The mayor disclosed that MMDC will transfer its mining operation in his town, which could further boost the municipality’s income to an estimated P220 million in 2014 from P185 million in 2012.
The transfer of MMDC’s operation could pave the way for the cityhood of the town with the increased revenue that will be contributed by the mining firm.
Pereda declined to comment on the alleged P50 million demand, saying he is “not aware of those figures because I am not part of the negotiating team.”
“Of course, the company will not agree to unreasonable demands,” he said, noting the barricade is illegal and that the company intends to file charges against the protest leaders.
Told that the Lumads will not lift the barricade even with the company’s closure announcement, Pereda reiterated the barricade is illegal and the “law will prevail in due time.”
Get out of our land
Bat-ao said he was happy at the development “because this is what we want in the first place.”
The Bat-ao and Hunanhunan clans of Barangay Cabangahan are claimants to areas covered by MMDC’s mining operation.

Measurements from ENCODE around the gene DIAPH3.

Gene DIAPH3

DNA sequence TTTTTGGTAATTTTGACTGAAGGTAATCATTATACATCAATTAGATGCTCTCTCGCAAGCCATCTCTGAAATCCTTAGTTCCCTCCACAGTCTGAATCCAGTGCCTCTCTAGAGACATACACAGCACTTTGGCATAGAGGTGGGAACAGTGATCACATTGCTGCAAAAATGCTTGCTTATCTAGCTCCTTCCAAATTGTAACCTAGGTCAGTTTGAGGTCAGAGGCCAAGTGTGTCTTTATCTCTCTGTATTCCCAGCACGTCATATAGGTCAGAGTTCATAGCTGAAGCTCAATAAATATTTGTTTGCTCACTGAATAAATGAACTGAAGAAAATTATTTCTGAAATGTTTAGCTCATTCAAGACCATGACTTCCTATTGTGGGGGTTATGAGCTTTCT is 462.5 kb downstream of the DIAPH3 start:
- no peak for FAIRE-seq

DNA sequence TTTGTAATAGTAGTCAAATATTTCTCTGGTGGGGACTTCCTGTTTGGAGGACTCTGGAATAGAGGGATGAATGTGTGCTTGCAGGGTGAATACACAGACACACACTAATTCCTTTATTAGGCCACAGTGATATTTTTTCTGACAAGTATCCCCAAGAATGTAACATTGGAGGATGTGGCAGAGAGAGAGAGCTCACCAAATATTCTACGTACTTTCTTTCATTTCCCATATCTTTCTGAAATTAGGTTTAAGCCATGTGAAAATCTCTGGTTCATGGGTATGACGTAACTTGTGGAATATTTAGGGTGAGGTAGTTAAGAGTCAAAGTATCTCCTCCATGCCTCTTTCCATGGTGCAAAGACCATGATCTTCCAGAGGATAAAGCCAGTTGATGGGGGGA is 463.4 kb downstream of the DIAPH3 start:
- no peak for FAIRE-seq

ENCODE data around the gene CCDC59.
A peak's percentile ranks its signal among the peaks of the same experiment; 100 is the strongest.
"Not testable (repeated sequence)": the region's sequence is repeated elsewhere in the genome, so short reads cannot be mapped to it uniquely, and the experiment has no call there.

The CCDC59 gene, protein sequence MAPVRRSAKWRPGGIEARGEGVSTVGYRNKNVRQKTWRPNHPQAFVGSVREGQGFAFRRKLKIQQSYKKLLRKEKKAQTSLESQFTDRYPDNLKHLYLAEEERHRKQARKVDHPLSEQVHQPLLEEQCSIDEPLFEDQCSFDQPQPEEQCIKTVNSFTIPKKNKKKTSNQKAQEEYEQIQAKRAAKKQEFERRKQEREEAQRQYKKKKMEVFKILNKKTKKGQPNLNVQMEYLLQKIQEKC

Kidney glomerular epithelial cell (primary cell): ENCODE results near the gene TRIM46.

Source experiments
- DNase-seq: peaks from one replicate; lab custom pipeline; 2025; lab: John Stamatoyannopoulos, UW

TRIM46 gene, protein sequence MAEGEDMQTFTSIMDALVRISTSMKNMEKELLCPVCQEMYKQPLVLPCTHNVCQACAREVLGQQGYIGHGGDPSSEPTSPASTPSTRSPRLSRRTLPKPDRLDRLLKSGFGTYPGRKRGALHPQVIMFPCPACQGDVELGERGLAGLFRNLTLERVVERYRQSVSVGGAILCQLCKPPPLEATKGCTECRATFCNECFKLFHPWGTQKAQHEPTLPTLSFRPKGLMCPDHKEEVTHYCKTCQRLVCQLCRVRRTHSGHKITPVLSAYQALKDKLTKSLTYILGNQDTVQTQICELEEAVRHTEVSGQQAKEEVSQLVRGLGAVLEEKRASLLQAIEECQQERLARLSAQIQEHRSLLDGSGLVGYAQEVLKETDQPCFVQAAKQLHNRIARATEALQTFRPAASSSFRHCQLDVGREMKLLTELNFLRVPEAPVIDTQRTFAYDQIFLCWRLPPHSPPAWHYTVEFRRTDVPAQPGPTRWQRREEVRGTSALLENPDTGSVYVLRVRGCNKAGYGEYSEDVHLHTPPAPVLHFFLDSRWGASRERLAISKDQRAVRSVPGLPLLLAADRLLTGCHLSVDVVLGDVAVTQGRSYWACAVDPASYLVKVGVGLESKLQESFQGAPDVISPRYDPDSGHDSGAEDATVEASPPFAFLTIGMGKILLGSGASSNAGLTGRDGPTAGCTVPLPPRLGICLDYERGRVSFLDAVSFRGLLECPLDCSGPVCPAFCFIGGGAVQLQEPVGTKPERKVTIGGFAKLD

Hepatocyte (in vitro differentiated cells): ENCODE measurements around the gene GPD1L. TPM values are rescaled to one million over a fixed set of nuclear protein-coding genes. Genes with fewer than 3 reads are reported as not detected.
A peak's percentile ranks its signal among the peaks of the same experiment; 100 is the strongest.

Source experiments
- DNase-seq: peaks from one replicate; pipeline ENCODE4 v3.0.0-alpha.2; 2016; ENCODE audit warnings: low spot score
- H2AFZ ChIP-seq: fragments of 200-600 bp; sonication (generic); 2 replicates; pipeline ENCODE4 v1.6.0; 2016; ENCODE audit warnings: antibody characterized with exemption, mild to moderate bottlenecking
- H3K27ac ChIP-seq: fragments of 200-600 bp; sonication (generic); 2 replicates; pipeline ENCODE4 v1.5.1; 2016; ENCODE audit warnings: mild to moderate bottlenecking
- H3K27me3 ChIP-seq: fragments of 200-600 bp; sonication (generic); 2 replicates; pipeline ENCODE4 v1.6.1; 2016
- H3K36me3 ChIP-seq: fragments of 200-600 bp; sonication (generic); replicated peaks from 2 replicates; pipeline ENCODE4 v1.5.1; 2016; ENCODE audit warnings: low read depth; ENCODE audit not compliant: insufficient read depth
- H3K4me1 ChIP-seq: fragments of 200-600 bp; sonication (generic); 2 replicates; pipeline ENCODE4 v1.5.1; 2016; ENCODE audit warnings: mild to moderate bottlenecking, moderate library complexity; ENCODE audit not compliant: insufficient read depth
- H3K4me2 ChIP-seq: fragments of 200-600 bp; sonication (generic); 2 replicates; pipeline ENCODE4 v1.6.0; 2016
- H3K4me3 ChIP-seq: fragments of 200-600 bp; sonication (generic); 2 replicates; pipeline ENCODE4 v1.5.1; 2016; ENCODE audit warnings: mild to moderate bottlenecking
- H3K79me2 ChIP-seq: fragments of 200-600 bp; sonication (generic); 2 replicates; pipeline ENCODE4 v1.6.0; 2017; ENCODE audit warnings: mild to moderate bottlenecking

Earlier, Bat-ao said they want MMDC out of their ancestral lands and to pay them damages amounting to P150 million for the desecration of their burial grounds and other sacred places and the destruction of their main water source.
The “hawudon” or elder of the Bat-ao clan also reiterated an earlier stance that their demand is “just and based on our customary laws and constitutional rights.”
Bat-ao said the demand set by their family is based on the customary laws of “salaon” or penalizing the “dayuhan” or outsider for desecrating their burial and sacred grounds.
He denied the P50 million demand, as alleged by Pimentel, as well as demanding a royalty fee and a 10 percent share solely for their family.
“Those are all lies. If you are the land owner and somebody uses your property without asking permission from you, will you not demand payment from the one who used what is yours?” Bat-ao asked.
He also admitted that there was a March 18 meeting held between the Bat-ao family and MMDC, but there was no agreement reached based on their demand.